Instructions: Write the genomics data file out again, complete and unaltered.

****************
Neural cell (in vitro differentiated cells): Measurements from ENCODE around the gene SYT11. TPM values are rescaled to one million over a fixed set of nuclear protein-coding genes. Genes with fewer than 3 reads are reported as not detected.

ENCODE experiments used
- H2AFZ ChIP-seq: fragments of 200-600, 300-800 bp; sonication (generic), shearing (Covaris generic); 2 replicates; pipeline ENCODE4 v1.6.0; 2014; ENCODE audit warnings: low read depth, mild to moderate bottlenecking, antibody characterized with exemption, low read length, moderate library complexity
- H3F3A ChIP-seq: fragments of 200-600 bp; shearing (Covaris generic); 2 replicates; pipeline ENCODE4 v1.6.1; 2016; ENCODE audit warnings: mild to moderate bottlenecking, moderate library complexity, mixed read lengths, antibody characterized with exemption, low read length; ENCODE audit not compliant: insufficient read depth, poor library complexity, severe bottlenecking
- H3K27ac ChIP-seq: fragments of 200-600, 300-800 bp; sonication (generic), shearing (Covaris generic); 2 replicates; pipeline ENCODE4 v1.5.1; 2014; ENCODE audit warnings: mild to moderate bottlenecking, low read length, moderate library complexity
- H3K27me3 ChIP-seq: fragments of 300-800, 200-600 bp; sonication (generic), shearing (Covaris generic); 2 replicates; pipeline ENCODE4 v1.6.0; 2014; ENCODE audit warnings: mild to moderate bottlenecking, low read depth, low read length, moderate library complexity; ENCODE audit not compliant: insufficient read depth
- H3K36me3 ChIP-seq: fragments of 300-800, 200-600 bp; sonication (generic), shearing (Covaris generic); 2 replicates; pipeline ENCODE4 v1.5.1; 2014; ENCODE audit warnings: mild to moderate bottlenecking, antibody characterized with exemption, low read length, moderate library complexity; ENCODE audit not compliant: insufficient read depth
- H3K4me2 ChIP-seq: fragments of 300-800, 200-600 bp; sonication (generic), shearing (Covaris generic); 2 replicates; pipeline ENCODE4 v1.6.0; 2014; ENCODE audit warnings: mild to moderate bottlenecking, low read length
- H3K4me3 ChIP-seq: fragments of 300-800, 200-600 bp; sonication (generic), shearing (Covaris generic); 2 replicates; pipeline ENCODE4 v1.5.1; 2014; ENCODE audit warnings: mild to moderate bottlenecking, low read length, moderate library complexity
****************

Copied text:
Neural cell (in vitro differentiated cells): Measurements from ENCODE around the gene SYT11. TPM values are rescaled to one million over a fixed set of nuclear protein-coding genes. Genes with fewer than 3 reads are reported as not detected.

ENCODE experiments used
- H2AFZ ChIP-seq: fragments of 200-600, 300-800 bp; sonication (generic), shearing (Covaris generic); 2 replicates; pipeline ENCODE4 v1.6.0; 2014; ENCODE audit warnings: low read depth, mild to moderate bottlenecking, antibody characterized with exemption, low read length, moderate library complexity
- H3F3A ChIP-seq: fragments of 200-600 bp; shearing (Covaris generic); 2 replicates; pipeline ENCODE4 v1.6.1; 2016; ENCODE audit warnings: mild to moderate bottlenecking, moderate library complexity, mixed read lengths, antibody characterized with exemption, low read length; ENCODE audit not compliant: insufficient read depth, poor library complexity, severe bottlenecking
- H3K27ac ChIP-seq: fragments of 200-600, 300-800 bp; sonication (generic), shearing (Covaris generic); 2 replicates; pipeline ENCODE4 v1.5.1; 2014; ENCODE audit warnings: mild to moderate bottlenecking, low read length, moderate library complexity
- H3K27me3 ChIP-seq: fragments of 300-800, 200-600 bp; sonication (generic), shearing (Covaris generic); 2 replicates; pipeline ENCODE4 v1.6.0; 2014; ENCODE audit warnings: mild to moderate bottlenecking, low read depth, low read length, moderate library complexity; ENCODE audit not compliant: insufficient read depth
- H3K36me3 ChIP-seq: fragments of 300-800, 200-600 bp; sonication (generic), shearing (Covaris generic); 2 replicates; pipeline ENCODE4 v1.5.1; 2014; ENCODE audit warnings: mild to moderate bottlenecking, antibody characterized with exemption, low read length, moderate library complexity; ENCODE audit not compliant: insufficient read depth
- H3K4me2 ChIP-seq: fragments of 300-800, 200-600 bp; sonication (generic), shearing (Covaris generic); 2 replicates; pipeline ENCODE4 v1.6.0; 2014; ENCODE audit warnings: mild to moderate bottlenecking, low read length
- H3K4me3 ChIP-seq: fragments of 300-800, 200-600 bp; sonication (generic), shearing (Covaris generic); 2 replicates; pipeline ENCODE4 v1.5.1; 2014; ENCODE audit warnings: mild to moderate bottlenecking, low read length, moderate library complexity